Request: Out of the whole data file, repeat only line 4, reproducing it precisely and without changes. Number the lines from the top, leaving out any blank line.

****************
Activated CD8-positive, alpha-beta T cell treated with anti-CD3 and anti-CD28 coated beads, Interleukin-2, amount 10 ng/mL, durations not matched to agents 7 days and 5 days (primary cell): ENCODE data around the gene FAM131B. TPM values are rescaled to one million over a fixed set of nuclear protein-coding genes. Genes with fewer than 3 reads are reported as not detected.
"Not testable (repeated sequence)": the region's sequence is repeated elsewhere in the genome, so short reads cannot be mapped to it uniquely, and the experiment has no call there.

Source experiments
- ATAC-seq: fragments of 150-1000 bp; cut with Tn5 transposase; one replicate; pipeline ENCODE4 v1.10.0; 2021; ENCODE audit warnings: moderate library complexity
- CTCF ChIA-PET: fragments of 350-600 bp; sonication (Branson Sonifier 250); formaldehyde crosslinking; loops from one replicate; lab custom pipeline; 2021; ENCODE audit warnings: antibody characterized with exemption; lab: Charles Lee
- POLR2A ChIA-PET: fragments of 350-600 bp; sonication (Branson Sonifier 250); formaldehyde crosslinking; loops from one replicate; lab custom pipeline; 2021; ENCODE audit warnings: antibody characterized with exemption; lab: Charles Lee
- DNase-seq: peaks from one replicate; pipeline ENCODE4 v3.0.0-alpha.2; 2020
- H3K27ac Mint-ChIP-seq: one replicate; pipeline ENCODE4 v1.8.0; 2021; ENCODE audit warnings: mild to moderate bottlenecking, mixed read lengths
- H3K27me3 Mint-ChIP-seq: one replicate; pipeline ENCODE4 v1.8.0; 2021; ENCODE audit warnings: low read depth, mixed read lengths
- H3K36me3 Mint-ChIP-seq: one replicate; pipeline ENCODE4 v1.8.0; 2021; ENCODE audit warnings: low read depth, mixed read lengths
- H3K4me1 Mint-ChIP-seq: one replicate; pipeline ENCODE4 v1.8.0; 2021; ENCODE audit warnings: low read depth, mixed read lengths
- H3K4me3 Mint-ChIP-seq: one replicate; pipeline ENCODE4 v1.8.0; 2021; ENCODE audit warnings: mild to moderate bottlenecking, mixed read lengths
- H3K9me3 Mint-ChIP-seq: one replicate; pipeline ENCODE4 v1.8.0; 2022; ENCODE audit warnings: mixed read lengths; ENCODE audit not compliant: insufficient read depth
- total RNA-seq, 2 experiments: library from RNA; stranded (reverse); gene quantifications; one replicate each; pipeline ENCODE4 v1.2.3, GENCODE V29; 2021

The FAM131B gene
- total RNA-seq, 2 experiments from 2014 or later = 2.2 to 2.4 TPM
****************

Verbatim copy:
- ATAC-seq: fragments of 150-1000 bp; cut with Tn5 transposase; one replicate; pipeline ENCODE4 v1.10.0; 2021; ENCODE audit warnings: moderate library complexity